Trichomoniasis is a bovine venereal disease that can cause substantial reproductive and economic loss in cow-calf operations that use natural service. Many states, including Louisiana, now have regulations on movement of bulls to prevent the spread of trichomoniasis.
Discusses the impacts of clinical and subclinical heat stress in beef and dairy cattle.
Prudent use of pharmaceutical agents in food-producing animals is essential for animal health and welfare, and food safety. This article describes current drug-use regulations so livestock producers can work with their veterinarian to make smart choices.
The Veterinary Feed Directive (VFD) is a new rule by FDA that went into effect January 1, 2017.
Winter feeding costs are a major expense in cow-calf herds. So, selecting a winter feeding program that is cost-efficient is imperative. However, making sure nutrient requirements are met during this time is critical to future profitability. An investment now can pay dividends for years to come.
One of the most difficult feeding challenges faced by dairy farmers is the dropoff in feed intake and milk production during the summer. To minimize these losses, rations must be specially formulated for hot weather.
Johne’s (pronounced “Yo-nees”) Disease is a chronic infection caused by the bacteria Mycobacterium avium subspecies paratuberculosis (MAP).
Images of major poisonous plants are presented to assist livestock owners with plant recognition. Toxic effects are also mentioned.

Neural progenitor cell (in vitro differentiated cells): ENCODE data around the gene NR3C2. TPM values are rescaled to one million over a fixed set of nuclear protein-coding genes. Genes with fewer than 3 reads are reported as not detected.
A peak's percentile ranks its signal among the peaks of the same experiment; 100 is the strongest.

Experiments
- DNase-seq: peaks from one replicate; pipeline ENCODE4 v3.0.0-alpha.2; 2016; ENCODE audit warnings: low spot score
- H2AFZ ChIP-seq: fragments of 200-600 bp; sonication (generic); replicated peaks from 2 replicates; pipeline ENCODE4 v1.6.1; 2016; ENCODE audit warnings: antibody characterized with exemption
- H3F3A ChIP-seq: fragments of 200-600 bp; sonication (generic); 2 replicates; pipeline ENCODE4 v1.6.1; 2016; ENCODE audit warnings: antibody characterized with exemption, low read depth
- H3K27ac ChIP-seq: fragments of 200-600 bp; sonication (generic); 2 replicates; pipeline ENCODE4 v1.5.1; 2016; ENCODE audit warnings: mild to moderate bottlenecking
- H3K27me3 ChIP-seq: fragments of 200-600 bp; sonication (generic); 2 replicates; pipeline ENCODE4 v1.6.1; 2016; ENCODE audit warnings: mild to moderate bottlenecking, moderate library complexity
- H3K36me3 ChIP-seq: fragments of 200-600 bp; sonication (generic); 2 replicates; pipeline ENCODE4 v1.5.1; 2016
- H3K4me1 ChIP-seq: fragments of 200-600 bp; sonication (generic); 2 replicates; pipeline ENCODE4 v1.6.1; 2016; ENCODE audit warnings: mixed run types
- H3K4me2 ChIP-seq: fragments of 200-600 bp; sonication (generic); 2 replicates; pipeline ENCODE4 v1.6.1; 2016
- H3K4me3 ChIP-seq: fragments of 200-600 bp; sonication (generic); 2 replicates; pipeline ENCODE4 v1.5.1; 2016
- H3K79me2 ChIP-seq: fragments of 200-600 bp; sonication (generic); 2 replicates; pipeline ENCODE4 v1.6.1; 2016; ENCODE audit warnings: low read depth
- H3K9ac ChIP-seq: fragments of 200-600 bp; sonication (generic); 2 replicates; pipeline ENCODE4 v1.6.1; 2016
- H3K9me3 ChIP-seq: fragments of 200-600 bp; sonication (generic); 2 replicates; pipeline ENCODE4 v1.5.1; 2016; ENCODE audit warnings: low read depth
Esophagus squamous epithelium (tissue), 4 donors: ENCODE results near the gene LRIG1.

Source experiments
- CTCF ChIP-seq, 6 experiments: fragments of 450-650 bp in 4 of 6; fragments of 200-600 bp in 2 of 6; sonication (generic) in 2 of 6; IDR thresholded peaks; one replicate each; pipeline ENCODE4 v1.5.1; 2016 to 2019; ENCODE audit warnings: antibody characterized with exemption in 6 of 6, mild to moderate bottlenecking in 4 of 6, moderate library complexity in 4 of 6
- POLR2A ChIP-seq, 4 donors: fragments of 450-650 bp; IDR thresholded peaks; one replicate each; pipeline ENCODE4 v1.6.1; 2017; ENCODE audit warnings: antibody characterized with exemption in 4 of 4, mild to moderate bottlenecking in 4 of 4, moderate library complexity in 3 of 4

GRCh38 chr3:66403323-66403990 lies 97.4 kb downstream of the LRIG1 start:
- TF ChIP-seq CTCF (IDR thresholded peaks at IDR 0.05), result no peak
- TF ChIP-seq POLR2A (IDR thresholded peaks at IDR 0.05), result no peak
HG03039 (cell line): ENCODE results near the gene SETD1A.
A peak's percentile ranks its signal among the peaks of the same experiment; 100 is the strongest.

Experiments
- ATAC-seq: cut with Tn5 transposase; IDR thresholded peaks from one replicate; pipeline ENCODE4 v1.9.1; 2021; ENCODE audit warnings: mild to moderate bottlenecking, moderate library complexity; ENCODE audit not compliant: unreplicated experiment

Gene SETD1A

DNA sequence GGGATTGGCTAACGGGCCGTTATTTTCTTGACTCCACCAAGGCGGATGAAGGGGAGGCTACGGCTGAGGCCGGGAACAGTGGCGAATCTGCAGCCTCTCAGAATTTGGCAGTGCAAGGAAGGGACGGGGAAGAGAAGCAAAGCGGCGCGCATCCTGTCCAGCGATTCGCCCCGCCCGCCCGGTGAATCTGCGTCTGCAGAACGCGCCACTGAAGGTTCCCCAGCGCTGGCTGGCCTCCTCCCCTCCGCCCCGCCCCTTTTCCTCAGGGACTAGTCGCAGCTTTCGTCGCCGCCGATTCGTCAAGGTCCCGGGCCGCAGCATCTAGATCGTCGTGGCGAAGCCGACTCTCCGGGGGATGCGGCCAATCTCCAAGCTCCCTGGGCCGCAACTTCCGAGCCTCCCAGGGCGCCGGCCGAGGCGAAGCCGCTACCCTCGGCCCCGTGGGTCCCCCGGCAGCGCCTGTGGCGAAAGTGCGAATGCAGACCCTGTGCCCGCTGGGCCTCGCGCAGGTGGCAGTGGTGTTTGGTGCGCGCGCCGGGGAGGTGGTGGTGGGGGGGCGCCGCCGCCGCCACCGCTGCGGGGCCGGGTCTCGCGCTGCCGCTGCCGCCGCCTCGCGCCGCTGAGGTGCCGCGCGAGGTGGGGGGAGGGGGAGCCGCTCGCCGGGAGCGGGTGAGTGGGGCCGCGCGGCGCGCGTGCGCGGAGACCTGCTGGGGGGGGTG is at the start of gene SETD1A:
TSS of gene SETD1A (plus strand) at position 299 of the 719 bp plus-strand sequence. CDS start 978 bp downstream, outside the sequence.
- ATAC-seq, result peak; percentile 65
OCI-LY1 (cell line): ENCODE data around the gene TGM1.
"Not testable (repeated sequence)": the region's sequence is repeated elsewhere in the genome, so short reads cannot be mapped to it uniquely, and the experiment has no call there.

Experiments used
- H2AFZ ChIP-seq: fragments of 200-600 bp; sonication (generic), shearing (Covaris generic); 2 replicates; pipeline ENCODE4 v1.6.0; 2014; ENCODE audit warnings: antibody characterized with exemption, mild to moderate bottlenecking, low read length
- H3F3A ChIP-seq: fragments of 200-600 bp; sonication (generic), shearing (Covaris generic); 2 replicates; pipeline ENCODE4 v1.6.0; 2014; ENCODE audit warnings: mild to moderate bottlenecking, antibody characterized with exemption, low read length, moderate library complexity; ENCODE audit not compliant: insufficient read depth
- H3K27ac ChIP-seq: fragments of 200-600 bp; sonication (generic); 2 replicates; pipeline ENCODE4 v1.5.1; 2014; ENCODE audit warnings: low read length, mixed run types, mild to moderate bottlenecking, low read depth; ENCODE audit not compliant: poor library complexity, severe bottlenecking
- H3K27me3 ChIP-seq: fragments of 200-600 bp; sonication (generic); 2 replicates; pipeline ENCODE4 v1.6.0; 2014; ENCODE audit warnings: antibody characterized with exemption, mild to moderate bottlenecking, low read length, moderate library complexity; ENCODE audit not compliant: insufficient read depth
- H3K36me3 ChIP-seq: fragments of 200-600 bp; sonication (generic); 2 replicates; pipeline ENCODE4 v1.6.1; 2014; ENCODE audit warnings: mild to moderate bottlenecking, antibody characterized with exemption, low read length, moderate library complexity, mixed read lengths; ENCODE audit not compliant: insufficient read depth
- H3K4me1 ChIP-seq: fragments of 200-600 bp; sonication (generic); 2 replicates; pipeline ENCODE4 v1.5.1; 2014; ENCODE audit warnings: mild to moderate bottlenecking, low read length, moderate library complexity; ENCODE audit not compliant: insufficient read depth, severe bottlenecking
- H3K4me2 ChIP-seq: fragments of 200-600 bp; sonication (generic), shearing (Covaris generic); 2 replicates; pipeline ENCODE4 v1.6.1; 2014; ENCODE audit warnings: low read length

Cattle in all beef herds are subjected to some of the common diseases. Vaccines are available that can induce some degree of protection against several of the major diseases of cattle.
The LSU AgCenter operates 25 weather stations at research stations and other cooperating locations throughout Louisiana. The Louisiana Agriclimatic Information System privides temperature and humidity data that researchers can correlate to livestock and crop production. Each station provides minute-by-minute measurements of air temperature, rainfall, wind speed, wind direction, relative humidity, solar radiation and soil temperature.
Photosensitization, also known as photodermatitis, occurs when the liver is unable to excrete a metabolite of chlorophyll from forages the animal has eaten. The metabolite accumulates in the skin and is activated by sunlight. The reaction yields free radicals that "burn" the skin.